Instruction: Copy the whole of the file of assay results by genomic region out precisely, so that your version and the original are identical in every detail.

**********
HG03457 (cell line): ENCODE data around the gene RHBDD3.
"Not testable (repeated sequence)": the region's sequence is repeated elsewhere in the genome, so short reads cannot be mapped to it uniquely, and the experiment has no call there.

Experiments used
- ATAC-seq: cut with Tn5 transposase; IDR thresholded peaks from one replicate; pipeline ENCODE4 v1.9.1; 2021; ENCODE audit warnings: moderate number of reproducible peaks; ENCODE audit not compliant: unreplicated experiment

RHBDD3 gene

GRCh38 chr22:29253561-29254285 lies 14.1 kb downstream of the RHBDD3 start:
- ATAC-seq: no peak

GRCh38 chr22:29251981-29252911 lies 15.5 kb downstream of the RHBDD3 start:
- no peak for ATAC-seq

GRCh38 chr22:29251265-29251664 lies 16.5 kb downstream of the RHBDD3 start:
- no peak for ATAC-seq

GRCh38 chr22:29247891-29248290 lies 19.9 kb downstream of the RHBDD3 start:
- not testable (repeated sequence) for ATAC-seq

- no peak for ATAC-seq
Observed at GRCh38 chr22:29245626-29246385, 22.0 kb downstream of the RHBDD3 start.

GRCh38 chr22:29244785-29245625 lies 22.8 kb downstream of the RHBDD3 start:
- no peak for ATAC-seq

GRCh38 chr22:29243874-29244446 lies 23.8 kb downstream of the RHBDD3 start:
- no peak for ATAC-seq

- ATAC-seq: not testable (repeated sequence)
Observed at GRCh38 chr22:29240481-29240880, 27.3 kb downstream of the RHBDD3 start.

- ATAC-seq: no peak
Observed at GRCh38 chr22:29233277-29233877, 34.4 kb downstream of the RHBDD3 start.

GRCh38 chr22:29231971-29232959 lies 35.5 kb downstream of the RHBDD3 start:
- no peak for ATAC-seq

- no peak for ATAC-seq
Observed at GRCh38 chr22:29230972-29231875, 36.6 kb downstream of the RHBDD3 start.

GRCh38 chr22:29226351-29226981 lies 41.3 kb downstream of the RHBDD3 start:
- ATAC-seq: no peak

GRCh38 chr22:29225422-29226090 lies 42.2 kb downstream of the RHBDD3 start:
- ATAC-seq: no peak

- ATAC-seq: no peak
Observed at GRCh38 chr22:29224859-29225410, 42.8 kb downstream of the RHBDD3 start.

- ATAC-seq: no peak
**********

HG03457 (cell line): ENCODE data around the gene RHBDD3.
"Not testable (repeated sequence)": the region's sequence is repeated elsewhere in the genome, so short reads cannot be mapped to it uniquely, and the experiment has no call there.

Experiments used
- ATAC-seq: cut with Tn5 transposase; IDR thresholded peaks from one replicate; pipeline ENCODE4 v1.9.1; 2021; ENCODE audit warnings: moderate number of reproducible peaks; ENCODE audit not compliant: unreplicated experiment

RHBDD3 gene

GRCh38 chr22:29253561-29254285 lies 14.1 kb downstream of the RHBDD3 start:
- ATAC-seq: no peak

GRCh38 chr22:29251981-29252911 lies 15.5 kb downstream of the RHBDD3 start:
- no peak for ATAC-seq

GRCh38 chr22:29251265-29251664 lies 16.5 kb downstream of the RHBDD3 start:
- no peak for ATAC-seq

GRCh38 chr22:29247891-29248290 lies 19.9 kb downstream of the RHBDD3 start:
- not testable (repeated sequence) for ATAC-seq

- no peak for ATAC-seq
Observed at GRCh38 chr22:29245626-29246385, 22.0 kb downstream of the RHBDD3 start.

GRCh38 chr22:29244785-29245625 lies 22.8 kb downstream of the RHBDD3 start:
- no peak for ATAC-seq

GRCh38 chr22:29243874-29244446 lies 23.8 kb downstream of the RHBDD3 start:
- no peak for ATAC-seq

- ATAC-seq: not testable (repeated sequence)
Observed at GRCh38 chr22:29240481-29240880, 27.3 kb downstream of the RHBDD3 start.

- ATAC-seq: no peak
Observed at GRCh38 chr22:29233277-29233877, 34.4 kb downstream of the RHBDD3 start.

GRCh38 chr22:29231971-29232959 lies 35.5 kb downstream of the RHBDD3 start:
- no peak for ATAC-seq

- no peak for ATAC-seq
Observed at GRCh38 chr22:29230972-29231875, 36.6 kb downstream of the RHBDD3 start.

GRCh38 chr22:29226351-29226981 lies 41.3 kb downstream of the RHBDD3 start:
- ATAC-seq: no peak

GRCh38 chr22:29225422-29226090 lies 42.2 kb downstream of the RHBDD3 start:
- ATAC-seq: no peak

- ATAC-seq: no peak
Observed at GRCh38 chr22:29224859-29225410, 42.8 kb downstream of the RHBDD3 start.

- ATAC-seq: no peak